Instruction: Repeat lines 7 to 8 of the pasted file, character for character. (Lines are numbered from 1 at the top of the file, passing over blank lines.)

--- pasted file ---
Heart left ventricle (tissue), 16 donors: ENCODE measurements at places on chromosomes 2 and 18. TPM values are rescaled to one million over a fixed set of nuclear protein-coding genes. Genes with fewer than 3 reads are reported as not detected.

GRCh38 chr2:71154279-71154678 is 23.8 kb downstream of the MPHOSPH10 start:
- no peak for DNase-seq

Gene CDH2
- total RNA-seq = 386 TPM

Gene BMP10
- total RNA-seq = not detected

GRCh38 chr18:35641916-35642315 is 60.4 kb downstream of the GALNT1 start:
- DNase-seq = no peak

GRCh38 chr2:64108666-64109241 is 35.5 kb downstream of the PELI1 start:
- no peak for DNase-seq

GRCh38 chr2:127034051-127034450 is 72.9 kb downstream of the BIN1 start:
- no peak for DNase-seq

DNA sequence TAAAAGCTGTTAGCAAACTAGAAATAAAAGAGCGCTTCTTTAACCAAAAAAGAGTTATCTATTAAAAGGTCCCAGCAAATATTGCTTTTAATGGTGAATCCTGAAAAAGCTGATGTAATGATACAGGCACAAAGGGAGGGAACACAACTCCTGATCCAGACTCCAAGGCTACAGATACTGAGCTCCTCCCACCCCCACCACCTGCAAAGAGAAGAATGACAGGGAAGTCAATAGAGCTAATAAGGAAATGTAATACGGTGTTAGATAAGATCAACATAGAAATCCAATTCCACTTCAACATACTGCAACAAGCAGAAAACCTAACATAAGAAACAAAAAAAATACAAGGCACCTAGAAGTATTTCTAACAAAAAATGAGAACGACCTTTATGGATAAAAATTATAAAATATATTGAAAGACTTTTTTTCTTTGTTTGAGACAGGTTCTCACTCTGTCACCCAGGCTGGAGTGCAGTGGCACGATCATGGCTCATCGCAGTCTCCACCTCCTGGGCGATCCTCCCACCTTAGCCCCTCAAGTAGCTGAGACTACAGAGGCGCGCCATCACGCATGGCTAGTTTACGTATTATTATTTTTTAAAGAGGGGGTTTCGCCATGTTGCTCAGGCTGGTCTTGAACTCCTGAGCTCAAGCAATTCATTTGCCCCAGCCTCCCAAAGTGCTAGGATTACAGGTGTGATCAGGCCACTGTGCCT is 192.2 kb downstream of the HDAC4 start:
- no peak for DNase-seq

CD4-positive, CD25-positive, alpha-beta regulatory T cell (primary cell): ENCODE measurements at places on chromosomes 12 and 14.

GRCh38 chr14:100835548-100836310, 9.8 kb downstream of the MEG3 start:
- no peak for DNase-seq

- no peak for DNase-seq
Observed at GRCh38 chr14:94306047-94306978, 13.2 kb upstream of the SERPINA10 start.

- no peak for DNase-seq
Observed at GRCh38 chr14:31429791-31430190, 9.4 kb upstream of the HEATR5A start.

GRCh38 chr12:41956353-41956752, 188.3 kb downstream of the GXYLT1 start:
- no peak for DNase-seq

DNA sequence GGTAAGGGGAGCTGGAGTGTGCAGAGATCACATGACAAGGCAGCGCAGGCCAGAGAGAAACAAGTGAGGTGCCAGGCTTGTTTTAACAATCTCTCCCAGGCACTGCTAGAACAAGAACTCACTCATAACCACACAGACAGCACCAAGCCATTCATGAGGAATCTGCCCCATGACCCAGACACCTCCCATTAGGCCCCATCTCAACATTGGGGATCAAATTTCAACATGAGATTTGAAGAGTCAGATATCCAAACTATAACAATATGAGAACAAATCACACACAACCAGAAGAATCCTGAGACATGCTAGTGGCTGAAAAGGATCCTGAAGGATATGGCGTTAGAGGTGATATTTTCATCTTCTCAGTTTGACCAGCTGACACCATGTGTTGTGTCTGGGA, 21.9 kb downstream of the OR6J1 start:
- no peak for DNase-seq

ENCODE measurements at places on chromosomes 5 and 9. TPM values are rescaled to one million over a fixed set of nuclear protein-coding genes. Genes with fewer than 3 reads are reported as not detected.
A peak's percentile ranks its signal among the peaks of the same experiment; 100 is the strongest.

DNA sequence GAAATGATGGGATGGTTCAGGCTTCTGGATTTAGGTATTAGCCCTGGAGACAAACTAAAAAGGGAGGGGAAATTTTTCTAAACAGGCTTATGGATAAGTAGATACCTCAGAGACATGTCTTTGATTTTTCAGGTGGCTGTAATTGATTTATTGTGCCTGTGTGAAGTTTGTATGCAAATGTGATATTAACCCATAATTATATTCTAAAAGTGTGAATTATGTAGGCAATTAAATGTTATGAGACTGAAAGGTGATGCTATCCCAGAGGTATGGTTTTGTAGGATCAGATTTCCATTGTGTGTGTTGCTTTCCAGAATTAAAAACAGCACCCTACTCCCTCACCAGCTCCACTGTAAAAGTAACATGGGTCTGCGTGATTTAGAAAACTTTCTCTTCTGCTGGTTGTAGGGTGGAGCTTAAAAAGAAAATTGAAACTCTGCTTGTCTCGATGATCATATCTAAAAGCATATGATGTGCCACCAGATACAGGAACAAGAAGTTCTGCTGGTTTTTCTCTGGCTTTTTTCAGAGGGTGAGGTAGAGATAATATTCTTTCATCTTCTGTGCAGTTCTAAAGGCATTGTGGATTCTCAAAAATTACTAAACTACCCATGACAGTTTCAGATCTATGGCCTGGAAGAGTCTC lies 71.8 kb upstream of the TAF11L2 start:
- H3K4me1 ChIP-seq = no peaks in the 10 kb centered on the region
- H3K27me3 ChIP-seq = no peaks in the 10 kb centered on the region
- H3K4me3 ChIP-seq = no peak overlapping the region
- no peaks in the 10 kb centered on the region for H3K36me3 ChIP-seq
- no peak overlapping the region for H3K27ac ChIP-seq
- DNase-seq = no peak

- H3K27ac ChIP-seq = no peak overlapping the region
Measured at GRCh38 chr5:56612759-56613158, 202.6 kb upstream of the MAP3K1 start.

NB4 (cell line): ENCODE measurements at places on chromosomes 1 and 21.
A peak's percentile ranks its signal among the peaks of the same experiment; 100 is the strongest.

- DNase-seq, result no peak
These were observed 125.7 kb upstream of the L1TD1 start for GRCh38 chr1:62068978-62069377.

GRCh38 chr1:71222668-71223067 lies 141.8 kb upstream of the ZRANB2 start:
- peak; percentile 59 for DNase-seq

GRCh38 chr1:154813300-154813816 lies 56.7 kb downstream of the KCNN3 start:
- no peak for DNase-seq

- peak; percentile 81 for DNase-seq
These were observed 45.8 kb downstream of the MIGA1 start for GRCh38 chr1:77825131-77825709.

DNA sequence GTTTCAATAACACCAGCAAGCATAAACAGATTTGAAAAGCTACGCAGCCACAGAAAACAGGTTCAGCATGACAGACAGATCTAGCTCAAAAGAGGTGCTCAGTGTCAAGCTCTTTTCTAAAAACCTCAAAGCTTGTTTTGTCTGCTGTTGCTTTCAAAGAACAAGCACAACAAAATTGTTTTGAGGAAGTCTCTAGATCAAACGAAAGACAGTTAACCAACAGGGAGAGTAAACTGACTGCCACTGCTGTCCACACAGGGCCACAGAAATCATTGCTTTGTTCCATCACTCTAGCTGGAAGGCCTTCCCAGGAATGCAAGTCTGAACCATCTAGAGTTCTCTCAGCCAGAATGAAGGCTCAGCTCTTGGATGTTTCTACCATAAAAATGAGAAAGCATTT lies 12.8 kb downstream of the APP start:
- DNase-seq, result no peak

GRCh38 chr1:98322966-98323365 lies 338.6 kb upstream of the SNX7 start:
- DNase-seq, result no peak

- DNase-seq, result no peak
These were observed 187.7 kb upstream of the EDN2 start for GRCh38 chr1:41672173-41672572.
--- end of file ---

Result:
- total RNA-seq = not detected

GRCh38 chr18:35641916-35642315 is 60.4 kb downstream of the GALNT1 start: